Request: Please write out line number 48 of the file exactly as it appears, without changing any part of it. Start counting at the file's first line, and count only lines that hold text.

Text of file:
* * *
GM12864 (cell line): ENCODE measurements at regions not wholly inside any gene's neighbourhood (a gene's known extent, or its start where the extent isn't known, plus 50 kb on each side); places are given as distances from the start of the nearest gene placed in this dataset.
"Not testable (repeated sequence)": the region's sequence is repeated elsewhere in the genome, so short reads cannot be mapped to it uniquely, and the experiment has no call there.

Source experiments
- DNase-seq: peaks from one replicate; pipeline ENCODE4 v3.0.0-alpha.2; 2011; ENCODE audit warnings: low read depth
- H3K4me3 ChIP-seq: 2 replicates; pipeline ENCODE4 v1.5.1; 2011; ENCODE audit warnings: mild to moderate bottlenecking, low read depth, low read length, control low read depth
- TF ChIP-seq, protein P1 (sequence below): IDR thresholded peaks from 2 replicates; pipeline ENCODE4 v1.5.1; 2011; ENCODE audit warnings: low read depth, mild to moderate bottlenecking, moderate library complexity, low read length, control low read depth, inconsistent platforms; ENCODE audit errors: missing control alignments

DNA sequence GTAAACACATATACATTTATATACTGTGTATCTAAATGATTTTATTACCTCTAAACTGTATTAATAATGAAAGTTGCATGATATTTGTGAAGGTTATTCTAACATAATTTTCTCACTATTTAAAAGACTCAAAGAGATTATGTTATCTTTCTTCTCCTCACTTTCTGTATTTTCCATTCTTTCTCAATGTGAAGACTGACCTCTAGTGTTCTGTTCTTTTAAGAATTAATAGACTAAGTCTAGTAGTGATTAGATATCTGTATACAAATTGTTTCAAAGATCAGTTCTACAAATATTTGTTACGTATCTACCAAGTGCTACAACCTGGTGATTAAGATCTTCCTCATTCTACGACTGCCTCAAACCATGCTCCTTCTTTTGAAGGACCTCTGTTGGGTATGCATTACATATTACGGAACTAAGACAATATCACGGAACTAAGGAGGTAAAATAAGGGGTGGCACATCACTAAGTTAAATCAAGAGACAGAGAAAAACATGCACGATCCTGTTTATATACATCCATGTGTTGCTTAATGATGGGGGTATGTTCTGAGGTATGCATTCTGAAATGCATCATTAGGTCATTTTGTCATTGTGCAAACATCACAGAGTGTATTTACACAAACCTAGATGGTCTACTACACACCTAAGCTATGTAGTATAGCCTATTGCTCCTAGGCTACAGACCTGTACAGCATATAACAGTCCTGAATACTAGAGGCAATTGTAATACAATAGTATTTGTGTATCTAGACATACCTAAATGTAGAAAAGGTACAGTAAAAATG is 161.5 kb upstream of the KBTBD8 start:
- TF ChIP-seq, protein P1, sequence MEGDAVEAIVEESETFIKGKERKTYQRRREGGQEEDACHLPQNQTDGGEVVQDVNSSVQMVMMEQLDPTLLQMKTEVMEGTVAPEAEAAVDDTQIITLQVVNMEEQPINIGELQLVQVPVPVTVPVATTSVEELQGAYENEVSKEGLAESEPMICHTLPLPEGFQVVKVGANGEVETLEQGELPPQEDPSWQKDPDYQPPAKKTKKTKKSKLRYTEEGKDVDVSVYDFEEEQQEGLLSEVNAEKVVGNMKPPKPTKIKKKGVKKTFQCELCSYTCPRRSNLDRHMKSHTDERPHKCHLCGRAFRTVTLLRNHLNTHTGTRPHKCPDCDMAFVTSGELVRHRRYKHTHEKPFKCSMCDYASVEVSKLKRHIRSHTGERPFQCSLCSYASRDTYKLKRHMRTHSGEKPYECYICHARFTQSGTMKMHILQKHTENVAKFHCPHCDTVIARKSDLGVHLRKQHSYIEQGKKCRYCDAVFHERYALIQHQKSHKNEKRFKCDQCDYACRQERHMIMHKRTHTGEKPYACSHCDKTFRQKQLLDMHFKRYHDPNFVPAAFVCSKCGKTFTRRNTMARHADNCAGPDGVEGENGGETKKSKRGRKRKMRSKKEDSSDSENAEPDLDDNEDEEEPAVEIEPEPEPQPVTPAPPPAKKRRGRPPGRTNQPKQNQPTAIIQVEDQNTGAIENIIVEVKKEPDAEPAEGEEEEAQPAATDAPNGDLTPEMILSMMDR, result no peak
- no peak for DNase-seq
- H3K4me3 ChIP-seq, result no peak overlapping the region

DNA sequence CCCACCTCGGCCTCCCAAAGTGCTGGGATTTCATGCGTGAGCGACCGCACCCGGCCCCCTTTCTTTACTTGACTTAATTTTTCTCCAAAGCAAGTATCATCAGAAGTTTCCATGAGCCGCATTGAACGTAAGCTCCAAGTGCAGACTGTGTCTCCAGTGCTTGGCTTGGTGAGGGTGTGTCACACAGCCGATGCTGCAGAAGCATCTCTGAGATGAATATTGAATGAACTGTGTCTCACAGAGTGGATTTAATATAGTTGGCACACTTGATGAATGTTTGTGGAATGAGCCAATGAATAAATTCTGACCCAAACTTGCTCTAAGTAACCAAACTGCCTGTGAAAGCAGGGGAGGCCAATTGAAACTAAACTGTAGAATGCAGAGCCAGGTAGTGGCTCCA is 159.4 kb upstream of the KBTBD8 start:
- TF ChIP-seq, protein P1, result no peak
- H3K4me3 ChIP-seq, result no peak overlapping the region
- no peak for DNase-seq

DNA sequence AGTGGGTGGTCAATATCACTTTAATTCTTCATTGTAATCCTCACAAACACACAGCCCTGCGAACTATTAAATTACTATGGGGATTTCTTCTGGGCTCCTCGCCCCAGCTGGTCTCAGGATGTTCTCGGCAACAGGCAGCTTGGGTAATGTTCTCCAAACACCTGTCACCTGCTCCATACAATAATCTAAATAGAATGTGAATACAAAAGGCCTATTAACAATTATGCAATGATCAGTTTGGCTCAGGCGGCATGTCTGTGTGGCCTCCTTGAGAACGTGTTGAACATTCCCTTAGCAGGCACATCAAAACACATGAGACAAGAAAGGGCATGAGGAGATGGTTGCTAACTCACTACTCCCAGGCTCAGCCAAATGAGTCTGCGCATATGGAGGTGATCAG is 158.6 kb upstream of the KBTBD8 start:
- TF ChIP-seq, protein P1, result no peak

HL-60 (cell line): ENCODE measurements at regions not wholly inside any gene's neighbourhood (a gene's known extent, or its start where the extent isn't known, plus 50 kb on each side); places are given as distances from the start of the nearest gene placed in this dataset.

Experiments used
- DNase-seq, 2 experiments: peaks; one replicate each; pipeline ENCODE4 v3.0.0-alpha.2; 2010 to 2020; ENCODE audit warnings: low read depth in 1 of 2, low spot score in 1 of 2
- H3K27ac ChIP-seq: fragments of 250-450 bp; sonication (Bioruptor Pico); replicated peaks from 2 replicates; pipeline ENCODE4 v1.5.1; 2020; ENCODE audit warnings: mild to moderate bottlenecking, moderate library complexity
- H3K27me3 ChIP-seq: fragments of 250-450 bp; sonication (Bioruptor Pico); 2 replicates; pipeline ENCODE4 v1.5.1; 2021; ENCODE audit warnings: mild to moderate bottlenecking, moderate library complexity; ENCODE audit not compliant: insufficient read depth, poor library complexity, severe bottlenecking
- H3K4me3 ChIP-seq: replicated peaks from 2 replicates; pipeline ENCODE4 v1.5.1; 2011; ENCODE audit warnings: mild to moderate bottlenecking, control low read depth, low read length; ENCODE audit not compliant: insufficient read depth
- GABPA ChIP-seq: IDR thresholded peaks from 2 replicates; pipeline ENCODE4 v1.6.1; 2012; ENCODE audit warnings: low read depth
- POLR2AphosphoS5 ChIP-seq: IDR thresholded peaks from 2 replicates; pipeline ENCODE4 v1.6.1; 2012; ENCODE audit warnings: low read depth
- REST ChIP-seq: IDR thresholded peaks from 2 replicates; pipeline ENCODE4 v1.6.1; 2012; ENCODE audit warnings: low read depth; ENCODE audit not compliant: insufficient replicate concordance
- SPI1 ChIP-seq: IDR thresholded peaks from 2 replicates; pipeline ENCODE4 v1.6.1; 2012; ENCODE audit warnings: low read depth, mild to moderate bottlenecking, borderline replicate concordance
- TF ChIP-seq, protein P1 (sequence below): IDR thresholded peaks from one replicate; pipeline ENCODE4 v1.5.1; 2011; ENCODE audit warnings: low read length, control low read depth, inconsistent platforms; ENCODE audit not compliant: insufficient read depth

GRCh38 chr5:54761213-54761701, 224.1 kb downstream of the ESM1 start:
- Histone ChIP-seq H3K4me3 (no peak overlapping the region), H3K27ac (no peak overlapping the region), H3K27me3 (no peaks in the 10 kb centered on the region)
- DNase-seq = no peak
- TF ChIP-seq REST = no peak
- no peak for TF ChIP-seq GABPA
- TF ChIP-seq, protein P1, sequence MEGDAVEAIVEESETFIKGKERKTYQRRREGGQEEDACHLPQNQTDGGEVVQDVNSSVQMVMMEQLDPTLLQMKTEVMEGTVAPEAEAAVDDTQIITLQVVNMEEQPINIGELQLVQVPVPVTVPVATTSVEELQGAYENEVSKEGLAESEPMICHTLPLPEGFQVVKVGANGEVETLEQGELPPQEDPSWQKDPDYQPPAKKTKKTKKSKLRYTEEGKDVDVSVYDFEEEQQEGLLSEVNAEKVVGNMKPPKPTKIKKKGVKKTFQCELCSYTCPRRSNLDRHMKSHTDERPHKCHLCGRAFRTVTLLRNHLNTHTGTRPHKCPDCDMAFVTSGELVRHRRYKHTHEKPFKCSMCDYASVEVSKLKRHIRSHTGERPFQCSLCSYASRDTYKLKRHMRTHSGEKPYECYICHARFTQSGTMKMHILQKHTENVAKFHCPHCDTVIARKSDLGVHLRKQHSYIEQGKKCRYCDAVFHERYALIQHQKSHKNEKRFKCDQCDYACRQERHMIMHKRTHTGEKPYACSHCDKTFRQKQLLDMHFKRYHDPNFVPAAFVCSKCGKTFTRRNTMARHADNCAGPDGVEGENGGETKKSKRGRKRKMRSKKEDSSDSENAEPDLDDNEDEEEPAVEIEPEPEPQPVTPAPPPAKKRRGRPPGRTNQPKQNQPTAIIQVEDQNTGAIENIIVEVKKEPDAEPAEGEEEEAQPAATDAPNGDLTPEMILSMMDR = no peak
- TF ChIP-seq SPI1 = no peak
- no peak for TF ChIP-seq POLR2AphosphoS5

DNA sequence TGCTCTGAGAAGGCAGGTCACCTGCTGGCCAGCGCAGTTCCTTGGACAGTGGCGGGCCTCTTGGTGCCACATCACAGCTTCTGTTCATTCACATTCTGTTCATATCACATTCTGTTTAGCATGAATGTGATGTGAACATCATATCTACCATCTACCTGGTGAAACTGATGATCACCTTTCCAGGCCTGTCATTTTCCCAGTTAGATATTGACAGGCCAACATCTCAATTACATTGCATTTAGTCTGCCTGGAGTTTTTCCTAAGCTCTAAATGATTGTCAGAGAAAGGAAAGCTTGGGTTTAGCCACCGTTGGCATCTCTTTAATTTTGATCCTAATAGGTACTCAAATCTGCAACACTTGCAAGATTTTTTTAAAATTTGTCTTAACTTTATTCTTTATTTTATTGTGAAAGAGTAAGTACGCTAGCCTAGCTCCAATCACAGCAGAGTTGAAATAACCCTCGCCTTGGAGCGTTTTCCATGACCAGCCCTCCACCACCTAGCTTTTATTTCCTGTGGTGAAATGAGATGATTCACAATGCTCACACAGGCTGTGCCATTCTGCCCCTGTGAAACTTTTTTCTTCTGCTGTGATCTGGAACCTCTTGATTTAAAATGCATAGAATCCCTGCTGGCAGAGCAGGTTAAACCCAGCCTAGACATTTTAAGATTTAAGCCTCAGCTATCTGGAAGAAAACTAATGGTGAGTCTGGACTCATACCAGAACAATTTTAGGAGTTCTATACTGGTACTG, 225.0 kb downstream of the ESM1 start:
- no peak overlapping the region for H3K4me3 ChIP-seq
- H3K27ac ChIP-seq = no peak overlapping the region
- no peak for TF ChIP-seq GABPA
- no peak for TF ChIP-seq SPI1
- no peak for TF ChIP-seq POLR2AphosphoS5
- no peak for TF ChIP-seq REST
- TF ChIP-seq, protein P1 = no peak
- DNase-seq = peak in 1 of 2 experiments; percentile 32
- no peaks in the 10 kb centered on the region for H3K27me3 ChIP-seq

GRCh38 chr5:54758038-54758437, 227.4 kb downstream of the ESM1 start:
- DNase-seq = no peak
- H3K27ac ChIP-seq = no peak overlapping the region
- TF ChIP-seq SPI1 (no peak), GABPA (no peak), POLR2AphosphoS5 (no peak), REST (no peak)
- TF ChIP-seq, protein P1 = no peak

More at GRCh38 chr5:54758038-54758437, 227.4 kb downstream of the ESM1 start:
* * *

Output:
- H3K27ac ChIP-seq = no peak overlapping the region